In my middle school years, I had all the makings of a self-hate disaster—trying to play soccer while combatting my eczema left me with large open wounds on both shins; as soon as those plastic shin guards came off, I’d scratch my itchy sweaty legs post game till they bled, unable to stop myself. Still, I had no problem wearing shorts and skirts, exposing said legs and fielding lots of quizzical looks and questions from my peers who didn’t understand my condition. Strike one. I had an explosive growth spurt in sixth grade, catapulting me above the heads of my classmates male and female alike, as I gazed down at them from a lofty 5’7”. I still have vivid memories of the dance unit in P.E. which saw me paired in ballroom dance with boys whose eyes hovered awkwardly at my chest level. When it came time to spin me, many would simply drop my hand, leaving me on my own to twirl as I ducked my head out of habit. One simply jumped in the air as I began to spin, an earnest (yet embarrassing for both of us) attempt to keep holding my hand while he spun his lamppost of a partner. Strike two. On top of it all the physically obvious changes to my body, I got my period when I was only ten. This lead to series of issues including a particularly memorable early episode of menstrual cramps at a school dance when I was 12 which left me stuck in the bathroom in horrible pain for most of the night while my friends danced on without me. Strike three.
It’s no wonder many girls begin a traumatizing relationship with their bodies during these formative years—there’s no shortage of difficult changes to the body which we as a society tend to treat as the pink elephant in the room. This leaves children ill-equipped to handle their own changing bodies and unsure of how to support their friends and peers, often accidentally making it worse. From my memory, I had a relatively healthy relationship with my body during these years despite the cards stacked against me. It still to this day surprises me that I felt comfortable showing off my legs while recovering from my severe eczema attacks, a little bit of self-love made all the more inspiring and heart-breaking because at that time, I didn’t even consider that it was making any kind of statement; I just wanted to wear skirts. When I think of the painful loss of innocence, this is often what I come back to. There is a time when a child’s ability to live their life unencumbered by society’s expectations of beauty and their naive form of self-love are replaced by feelings of doubt, in particular when her body starts to be a large part of how she claims her self-worth.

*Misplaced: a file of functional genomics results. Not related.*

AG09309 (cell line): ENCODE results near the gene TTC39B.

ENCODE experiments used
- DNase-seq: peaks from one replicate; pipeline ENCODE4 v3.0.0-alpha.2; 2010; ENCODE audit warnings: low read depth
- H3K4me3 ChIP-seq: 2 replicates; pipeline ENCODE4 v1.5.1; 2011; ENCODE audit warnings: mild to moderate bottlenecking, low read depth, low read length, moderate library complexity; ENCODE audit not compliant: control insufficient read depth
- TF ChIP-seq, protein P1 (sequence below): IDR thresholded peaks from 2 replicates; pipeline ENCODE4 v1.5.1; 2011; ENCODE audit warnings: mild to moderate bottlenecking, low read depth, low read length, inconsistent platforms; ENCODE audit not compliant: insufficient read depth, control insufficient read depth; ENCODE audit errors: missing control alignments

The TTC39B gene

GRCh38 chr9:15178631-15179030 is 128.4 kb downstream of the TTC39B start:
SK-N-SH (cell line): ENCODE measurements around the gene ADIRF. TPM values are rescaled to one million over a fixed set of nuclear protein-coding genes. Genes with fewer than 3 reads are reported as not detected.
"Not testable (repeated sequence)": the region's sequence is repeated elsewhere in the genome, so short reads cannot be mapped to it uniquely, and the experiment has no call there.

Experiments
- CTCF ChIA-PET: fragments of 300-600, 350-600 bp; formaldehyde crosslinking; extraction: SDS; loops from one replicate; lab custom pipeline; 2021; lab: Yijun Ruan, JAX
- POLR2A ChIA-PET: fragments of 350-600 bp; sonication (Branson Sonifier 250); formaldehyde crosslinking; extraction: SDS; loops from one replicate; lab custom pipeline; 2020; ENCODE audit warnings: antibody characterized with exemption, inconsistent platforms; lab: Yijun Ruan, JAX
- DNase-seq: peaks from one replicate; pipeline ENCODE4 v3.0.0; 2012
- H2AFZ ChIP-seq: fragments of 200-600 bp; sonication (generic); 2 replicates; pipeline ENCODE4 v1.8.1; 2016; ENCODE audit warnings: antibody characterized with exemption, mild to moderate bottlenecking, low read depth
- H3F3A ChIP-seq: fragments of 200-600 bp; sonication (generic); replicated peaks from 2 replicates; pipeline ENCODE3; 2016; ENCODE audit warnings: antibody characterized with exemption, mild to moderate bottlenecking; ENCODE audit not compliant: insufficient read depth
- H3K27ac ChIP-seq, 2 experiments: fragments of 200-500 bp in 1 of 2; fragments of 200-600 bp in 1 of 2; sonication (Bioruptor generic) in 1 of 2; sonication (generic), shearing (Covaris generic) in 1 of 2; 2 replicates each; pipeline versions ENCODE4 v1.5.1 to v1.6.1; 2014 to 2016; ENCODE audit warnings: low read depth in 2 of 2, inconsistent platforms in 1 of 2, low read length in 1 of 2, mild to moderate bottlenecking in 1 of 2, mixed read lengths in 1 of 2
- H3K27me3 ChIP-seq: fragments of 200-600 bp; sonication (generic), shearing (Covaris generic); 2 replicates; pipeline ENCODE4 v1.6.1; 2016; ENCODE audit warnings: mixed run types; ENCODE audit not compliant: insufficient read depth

So how do we break that cycle? How do we ease the transition from child to adolescent, creating memories which are inspiring and not traumatizing? We create more of a dialogue surrounding these transitions. It helps us remember that we are not alone. It helps us lead by example, reclaiming our own bodies as a message to the next generation that self-love shouldn’t be a difficult practice, but a simple given. It means not reprimanding ourselves too strongly if we find ourselves slipping from our physical ideals, working to shift our self-worth off of our bodies and onto our minds. It means creating as many opportunities for the young to express their fears and emotions instead of hiding them, afraid that maybe they are the only one struggling with these universal issues. And most of all, it means celebrating the person the child is becoming on the inside, instead of praising who they are becoming on the outside.